Treaty of 1837

The Mille Lacs Band of Ojibwe — like all Indian tribes — is a sovereign Indian nation with its own laws and its own system of government. The treaties the Band signed with the U.S. government in the 1800s are still relevant today, defining our Reservation and giving us the right to hunt, fish, and gather throughout a large section of Minnesota.

A treaty is an agreement between two or more sovereign nations. It is like a contract. The federal government can make treaties with tribal governments without state approval.

In 1837, even before Minnesota was a state, the Mille Lacs Band of Ojibwe and several other tribes signed a treaty that ceded — or sold — land to the United States government. The tribes signed the Treaty of 1837 on the condition that they would still have the right to hunt, fish, and gather in the ceded territory.

The Treaty of 1837 was not properly upheld, as the State of Minnesota prosecuted Band members for violation of state conservation laws for many decades. In 1990, the Mille Lacs Band was ready to sue the state of Minnesota because too many Band members were being wrongly arrested for hunting and fishing in the ceded territory. But to avoid unnecessary and unpleasant confrontations, the Band tried to settle the issue out of court.

After a challenging negotiation process, the Band and the Minnesota executive branch of government reached a settlement. That settlement was later voted down by the Minnesota Legislature, which felt that the case should be settled in court.

In June 1994, the case went to court. In the first phase of the two-part trial, a federal judge ruled in favor of the Mille Lacs Band, saying Band members still had the right to hunt, fish, and gather on the ceded land. For the second phase, six other tribes that had also signed the treaty joined the Mille Lacs Band in the suit. In August 1997, a three-judge panel from the Eighth Circuit Court of Appeals reaffirmed the 1994 ruling.

On March 24, 1999, the U.S. Supreme Court upheld the Treaty of 1837, saying that Mille Lacs Band members and members of the other tribes that signed the treaty can hunt, fish, and gather on the ceded land under tribal regulations.

Today’s Mille Lacs Band members, like their ancestors, are committed to protecting and preserving natural resources. That is why the Mille Lacs Band worked with the state of Minnesota to develop and implement a conservation code for the 1837 ceded territory. The conservation code requires Mille Lacs Band members to purchase licenses from the Band’s Department of Natural Resources before they can hunt and fish on public lands in the ceded territory. It also prohibits hunting on private land in the ceded territory unless it is forest crop land. Tribal members must obtain daily permits for all spearing and netting, and these activities are closely monitored by a conservation warden and/or a biologist.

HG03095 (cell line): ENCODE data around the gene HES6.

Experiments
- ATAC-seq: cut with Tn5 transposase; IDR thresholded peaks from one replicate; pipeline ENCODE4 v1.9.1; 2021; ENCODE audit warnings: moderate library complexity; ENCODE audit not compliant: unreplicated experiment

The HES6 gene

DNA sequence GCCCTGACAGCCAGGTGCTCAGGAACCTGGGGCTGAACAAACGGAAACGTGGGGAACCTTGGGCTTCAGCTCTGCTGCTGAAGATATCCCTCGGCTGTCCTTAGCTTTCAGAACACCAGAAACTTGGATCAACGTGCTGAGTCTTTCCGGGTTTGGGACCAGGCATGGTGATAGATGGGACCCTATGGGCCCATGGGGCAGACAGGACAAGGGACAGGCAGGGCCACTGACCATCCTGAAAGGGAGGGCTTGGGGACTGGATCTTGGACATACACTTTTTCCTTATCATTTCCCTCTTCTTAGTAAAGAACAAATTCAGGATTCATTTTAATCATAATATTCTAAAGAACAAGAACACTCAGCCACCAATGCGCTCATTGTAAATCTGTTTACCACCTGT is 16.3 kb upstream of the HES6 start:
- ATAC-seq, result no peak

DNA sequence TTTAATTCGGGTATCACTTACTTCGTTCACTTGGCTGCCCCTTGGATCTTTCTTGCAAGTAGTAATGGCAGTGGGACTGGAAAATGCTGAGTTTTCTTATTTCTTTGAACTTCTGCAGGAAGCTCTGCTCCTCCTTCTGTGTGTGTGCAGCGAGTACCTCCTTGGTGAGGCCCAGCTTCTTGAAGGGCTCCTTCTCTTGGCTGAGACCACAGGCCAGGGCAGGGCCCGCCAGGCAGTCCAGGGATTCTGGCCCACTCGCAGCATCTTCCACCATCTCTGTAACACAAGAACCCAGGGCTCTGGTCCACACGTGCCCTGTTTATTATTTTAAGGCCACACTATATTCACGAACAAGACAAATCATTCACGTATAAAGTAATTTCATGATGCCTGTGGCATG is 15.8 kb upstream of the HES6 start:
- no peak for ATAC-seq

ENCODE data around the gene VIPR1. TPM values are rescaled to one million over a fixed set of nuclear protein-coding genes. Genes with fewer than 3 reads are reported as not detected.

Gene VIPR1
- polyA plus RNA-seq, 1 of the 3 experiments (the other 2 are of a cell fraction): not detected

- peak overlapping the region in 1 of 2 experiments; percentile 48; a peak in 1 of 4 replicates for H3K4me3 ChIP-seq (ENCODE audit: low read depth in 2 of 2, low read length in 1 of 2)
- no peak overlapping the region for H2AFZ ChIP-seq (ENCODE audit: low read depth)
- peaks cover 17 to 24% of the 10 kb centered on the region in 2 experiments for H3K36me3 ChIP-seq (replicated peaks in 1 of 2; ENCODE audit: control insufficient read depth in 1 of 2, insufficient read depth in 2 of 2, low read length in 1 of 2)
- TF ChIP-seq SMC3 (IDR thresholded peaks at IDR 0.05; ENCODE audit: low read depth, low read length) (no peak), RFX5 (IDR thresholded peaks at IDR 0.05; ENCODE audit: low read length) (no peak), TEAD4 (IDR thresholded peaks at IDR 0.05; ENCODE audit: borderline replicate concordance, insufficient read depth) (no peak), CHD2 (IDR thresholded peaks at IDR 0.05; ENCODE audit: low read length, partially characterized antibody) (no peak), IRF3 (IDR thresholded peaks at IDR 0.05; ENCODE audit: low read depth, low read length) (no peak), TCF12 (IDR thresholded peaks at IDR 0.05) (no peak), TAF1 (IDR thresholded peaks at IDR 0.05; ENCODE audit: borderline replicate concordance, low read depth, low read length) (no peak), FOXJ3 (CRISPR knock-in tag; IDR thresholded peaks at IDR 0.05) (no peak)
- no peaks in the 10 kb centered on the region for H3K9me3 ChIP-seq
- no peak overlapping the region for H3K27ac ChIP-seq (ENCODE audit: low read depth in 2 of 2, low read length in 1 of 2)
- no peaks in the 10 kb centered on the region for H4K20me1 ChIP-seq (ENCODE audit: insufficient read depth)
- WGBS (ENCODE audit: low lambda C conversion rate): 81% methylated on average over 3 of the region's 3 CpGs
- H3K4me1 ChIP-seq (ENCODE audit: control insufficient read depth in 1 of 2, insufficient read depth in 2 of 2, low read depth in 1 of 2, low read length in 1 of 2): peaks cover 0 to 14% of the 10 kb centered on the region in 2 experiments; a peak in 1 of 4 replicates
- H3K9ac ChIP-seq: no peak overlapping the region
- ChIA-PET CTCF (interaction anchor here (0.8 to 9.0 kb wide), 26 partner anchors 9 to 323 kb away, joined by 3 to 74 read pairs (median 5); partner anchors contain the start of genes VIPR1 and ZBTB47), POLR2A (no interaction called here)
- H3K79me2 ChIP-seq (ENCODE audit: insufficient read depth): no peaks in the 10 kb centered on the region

Enforcement of the conservation code is coordinated by tribal officials, the Great Lakes Indian Fish and Wildlife Commission, and conservation officers from the Minnesota Department of Natural Resources.

Treaty of 1855

The History

The Treaty with the Chippewa, which was signed on February 22, 1855, established the Mille Lacs Reservation as a permanent homeland for the Mille Lacs Band of Ojibwe.

According to the treaty, the Mille Lacs Reservation comprised four fractional townships along the southwestern shore of Mille Lacs Lake: township 43N, range 27; and township 42N, ranges 25, 26, and 27; as well as the three islands in the southern part of the lake. The lands within the reservation comprise about 61,000 acres.

After the Dakota Conflict of 1862, in which Dakota Indians and some Ojibwe threatened and attacked non-Indian settlers in Minnesota, some Ojibwe reservations created in 1855 were ceded to the United States. But in recognition of the Mille Lacs Band’s assistance to the United States during the conflict, an 1863 treaty provided that the Mille Lacs Band could remain on its reservation.


Today, more than 2,000 Mille Lacs Band members call the Mille Lacs Reservation home, as well as thousands of others living elsewhere who feel a strong connection to their ancestral lands. Many non-Band members also live within the boundaries of the reservation.

The Band wants to live in harmony with its non-Indian neighbors and believes its efforts to preserve, enhance, and develop the economic potential of the Reservation benefit all Reservation residents.

In 2002, the Mille Lacs County Board of Commissioners filed a federal lawsuit against the Mille Lacs Band regarding the existence of the Reservation boundaries. The suit was dismissed by a series of lower courts, and the U.S. Supreme Court refused to hear the case.